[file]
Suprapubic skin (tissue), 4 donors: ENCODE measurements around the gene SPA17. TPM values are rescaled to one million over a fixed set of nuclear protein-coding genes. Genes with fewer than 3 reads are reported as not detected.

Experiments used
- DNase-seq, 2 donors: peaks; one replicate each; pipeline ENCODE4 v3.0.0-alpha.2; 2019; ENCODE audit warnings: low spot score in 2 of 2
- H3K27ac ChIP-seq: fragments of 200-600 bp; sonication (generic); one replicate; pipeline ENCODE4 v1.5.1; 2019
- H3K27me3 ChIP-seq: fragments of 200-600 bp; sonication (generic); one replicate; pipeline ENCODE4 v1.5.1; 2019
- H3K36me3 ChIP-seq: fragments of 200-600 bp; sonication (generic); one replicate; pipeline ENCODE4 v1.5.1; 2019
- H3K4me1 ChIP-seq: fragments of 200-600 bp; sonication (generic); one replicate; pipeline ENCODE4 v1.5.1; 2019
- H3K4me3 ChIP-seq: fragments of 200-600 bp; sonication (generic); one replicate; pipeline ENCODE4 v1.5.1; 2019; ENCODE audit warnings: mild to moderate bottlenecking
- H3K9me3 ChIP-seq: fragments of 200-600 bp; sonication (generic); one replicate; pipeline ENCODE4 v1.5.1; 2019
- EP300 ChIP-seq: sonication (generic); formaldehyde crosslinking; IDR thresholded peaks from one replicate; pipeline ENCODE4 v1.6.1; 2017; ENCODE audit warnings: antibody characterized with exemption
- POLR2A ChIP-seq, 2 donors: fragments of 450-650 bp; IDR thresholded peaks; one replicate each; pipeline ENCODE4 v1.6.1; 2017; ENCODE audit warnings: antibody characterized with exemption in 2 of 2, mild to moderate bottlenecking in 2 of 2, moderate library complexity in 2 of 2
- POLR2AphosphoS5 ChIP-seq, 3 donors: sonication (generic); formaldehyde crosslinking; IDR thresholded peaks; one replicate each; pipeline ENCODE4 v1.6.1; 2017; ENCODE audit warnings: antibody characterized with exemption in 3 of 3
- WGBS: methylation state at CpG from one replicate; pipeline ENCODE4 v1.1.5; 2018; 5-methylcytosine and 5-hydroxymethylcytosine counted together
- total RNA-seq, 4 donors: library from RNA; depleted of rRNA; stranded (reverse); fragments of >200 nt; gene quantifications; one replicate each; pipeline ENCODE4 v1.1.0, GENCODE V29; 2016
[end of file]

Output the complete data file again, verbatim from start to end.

Suprapubic skin (tissue), 4 donors: ENCODE measurements around the gene SPA17. TPM values are rescaled to one million over a fixed set of nuclear protein-coding genes. Genes with fewer than 3 reads are reported as not detected.

Experiments used
- DNase-seq, 2 donors: peaks; one replicate each; pipeline ENCODE4 v3.0.0-alpha.2; 2019; ENCODE audit warnings: low spot score in 2 of 2
- H3K27ac ChIP-seq: fragments of 200-600 bp; sonication (generic); one replicate; pipeline ENCODE4 v1.5.1; 2019
- H3K27me3 ChIP-seq: fragments of 200-600 bp; sonication (generic); one replicate; pipeline ENCODE4 v1.5.1; 2019
- H3K36me3 ChIP-seq: fragments of 200-600 bp; sonication (generic); one replicate; pipeline ENCODE4 v1.5.1; 2019
- H3K4me1 ChIP-seq: fragments of 200-600 bp; sonication (generic); one replicate; pipeline ENCODE4 v1.5.1; 2019
- H3K4me3 ChIP-seq: fragments of 200-600 bp; sonication (generic); one replicate; pipeline ENCODE4 v1.5.1; 2019; ENCODE audit warnings: mild to moderate bottlenecking
- H3K9me3 ChIP-seq: fragments of 200-600 bp; sonication (generic); one replicate; pipeline ENCODE4 v1.5.1; 2019
- EP300 ChIP-seq: sonication (generic); formaldehyde crosslinking; IDR thresholded peaks from one replicate; pipeline ENCODE4 v1.6.1; 2017; ENCODE audit warnings: antibody characterized with exemption
- POLR2A ChIP-seq, 2 donors: fragments of 450-650 bp; IDR thresholded peaks; one replicate each; pipeline ENCODE4 v1.6.1; 2017; ENCODE audit warnings: antibody characterized with exemption in 2 of 2, mild to moderate bottlenecking in 2 of 2, moderate library complexity in 2 of 2
- POLR2AphosphoS5 ChIP-seq, 3 donors: sonication (generic); formaldehyde crosslinking; IDR thresholded peaks; one replicate each; pipeline ENCODE4 v1.6.1; 2017; ENCODE audit warnings: antibody characterized with exemption in 3 of 3
- WGBS: methylation state at CpG from one replicate; pipeline ENCODE4 v1.1.5; 2018; 5-methylcytosine and 5-hydroxymethylcytosine counted together
- total RNA-seq, 4 donors: library from RNA; depleted of rRNA; stranded (reverse); fragments of >200 nt; gene quantifications; one replicate each; pipeline ENCODE4 v1.1.0, GENCODE V29; 2016